When Pentecostal/Charismatic Christianity emerged a century ago, many conservative Christians denounced the movement. Part of this was due to the egalitarian and counter-culture nature of the movement. Another part of it was that the incorporation of the gifts of the Spirit into worship seemed crazy – perhaps even demonic. At this point, Christians were mostly used to some variety of ordered worship, so when Charismatics came into church services and started speaking in tongues or dancing, it made a lot of people uncomfortable. They thought that Charismatic Christians were deceiving people and obstructing proper worship. A term was coined as an insult towards Charismatics – Charismania.
Charismania is commonly used as an insult to describe Charismatic Christians as unstable. People may perhaps see our prophetic visions, speaking in tongues, and claims of supernatural healings as delusional. It is a criticism of the Charismatic Movement that I know well.
While I do not think that Charismatic spirituality and worship are false, I must say that as a Charismatic looking into the wider world of Charismatic Christianity, we do have a serious problem. The movement has for a long time been infested with false doctrines such as end times theology, prosperity preaching, and cults of personality. The movement is also infested with false prophets, false healers, and con artists. And like the early church, the movement has been twisted in order to serve the empire. We have a very serious problem of not “testing the spirits” (1 John 4:1).
While the term “charismania” has been used in a derogatory way against Charismatic Christians as a whole, I cannot think of a better word to describe these harmful tendencies in the movement, especially looking back at what I have witnessed within the Charismatic world in 2020.
During the course of the past year, I have seen Charismatic churches deny the existence of COVID and spread misinformation about the COVID vaccine (and other efforts to stop the virus, such as masks). I have seen Charismatic churches fall into what can only be described as idolatry when it comes to Donald Trump. There have been many Charismatic churches contributing to conspiracies around the election. A few “prophets” still insist that God will step in and make Trump president again. I have also seen Charismatic churches work against social and racial justice.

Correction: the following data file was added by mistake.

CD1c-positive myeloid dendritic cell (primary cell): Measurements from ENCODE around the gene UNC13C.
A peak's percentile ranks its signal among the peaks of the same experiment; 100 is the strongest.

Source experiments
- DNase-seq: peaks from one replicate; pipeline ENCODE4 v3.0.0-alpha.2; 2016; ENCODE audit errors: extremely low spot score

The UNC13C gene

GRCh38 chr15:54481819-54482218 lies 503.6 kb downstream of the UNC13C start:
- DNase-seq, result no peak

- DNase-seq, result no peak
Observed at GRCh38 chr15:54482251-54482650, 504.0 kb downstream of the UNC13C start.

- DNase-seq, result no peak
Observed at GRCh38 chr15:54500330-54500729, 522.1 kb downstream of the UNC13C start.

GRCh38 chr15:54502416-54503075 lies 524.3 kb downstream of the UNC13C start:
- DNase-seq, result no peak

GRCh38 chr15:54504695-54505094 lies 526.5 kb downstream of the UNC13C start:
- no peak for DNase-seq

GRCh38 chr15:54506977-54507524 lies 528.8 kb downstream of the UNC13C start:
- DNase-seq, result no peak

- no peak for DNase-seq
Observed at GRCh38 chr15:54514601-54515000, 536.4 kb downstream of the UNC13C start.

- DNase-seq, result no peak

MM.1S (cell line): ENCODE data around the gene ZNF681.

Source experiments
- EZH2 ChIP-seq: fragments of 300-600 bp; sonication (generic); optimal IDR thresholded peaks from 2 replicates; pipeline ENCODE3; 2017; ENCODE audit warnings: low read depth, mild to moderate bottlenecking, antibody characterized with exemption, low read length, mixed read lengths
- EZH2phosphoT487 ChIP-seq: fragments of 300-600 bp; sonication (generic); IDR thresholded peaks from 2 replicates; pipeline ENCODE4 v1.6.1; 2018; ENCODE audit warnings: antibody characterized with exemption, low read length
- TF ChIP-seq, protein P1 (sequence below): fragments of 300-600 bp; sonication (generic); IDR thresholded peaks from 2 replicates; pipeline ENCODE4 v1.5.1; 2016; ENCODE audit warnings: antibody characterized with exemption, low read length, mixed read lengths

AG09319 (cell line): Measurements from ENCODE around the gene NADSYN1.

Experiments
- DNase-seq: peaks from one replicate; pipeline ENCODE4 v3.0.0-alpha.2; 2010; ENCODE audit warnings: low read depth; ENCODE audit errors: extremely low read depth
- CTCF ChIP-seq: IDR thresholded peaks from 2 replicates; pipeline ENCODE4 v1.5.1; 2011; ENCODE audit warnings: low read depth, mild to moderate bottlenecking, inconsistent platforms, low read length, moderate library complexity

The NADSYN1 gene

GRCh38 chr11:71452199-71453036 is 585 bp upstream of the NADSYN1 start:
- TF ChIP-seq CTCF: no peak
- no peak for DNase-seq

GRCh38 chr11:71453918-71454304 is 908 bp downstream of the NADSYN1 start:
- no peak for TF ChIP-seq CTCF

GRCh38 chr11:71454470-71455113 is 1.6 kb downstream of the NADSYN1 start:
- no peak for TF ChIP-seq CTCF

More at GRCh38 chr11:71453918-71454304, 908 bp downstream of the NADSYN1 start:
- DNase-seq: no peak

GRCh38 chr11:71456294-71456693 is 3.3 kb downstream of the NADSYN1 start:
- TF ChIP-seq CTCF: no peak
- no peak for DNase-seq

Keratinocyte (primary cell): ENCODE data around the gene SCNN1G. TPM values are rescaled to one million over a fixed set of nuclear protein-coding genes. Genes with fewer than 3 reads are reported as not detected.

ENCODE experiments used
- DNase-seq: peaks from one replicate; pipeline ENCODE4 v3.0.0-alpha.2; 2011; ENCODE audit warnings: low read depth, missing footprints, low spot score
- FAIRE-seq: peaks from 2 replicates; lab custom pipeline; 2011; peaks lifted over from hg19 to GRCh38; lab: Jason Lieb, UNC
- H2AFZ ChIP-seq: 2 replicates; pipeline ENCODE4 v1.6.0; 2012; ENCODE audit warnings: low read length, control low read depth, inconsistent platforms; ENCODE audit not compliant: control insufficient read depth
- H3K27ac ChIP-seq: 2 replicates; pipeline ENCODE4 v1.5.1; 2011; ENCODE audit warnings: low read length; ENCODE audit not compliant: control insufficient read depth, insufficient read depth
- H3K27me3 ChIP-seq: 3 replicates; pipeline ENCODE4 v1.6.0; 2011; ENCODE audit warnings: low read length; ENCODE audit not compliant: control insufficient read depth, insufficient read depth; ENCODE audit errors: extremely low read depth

There is one Pentecostal church where I live that comes to mind. The church’s clergy and laity ignored and downplayed COVID eventually leading to quite a few people catching the disease. I have no doubt that many people have died due to reckless worship. In fact, quite a few COVID outbreaks have been traced to churches.
Unsurprisingly, many people no longer look at the Church with respect. This is certainly true with Charismatic churches. Despite being one of the largest Christian movements, people often see us as fundamentalists or fascists thanks to the disturbing partnership between Pentecostals/-Charismatics, right-wing politics, and pseudo-science here in the US.
The question that we are left with is — how can we redeem the Charismatic Movement in the US? It seems that many people see two paths forward. Option one is to embrace the problems in the movement. (I suspect that many pastors go this route to save their careers even though they know better.) Option two is deconstruction. This is a term that I often seen used within progressive Christian circles to describe the ways in which they have deprogrammed themselves from these negative forces in the movement.
I want to propose a third option – renewal.
When Charismatic Christianity started out, it was a force for social justice and spiritual righteousness. That first generation was well known for being egalitarian, anti-racist, and anti-war. We need to revive those traditions in the movement if we hope sever the connection between Charismatic Christianity and far-right politics that has taken place in countries like America and Brazil.
Additionally, Charismatic Christianity needs orthodoxy. We need a better connection historic, mainstream Christianity. Without that connection we leave ourselves open to fanaticism and false teaching. Peter Halldorf, a Swedish Pentecostal pastor and abbot, has learned from the desert fathers and Orthodox Christianity in an effort to save Pentecostalism from worldliness. In addition, my church is part of the Convergence Movement – a movement in which Pentecostal/-Charismatic churches strived to reincorporate historic worship and theology (e.g. Catholic, Anglican) into their spiritual and ecclesiastical lives. We need more of this. We need Pentecostal/Charismatic Christians to have a stronger connection to historical Christianity and to our brothers and sisters in other denominations.
I think these words from the Apostle Paul are very relevant for us today:
Always rejoice. Pray without ceasing. In everything give thanks, for this is the will of God in Christ Jesus toward you. Don’t quench the Spirit. Don’t despise prophecies. Test all things, and hold firmly that which is good. Abstain from every form of evil.– 1 Thessalonians 5:16-22
Paul teaches us a balance. We shouldn’t despise prophecies, but we also need to test all things. It is on the latter point that Charismatic Christians need to do better.
Rev. Kevin R. Daugherty is an Elder in the Convergent Christian Communion, Abbot for Kindling Fires: A New Monastic Order, Curate (Assistant Pastor) for Solomon’s Porch, and works as a clerk in Elizabeth, PA.
Pentecostals & Charismatics for Peace & Justice is a multicultural, gender inclusive, and ecumenical organization that promotes peace, justice, and reconciliation work among Pentecostal and Charismatic Christians around the world. If you like what we do, please become a member!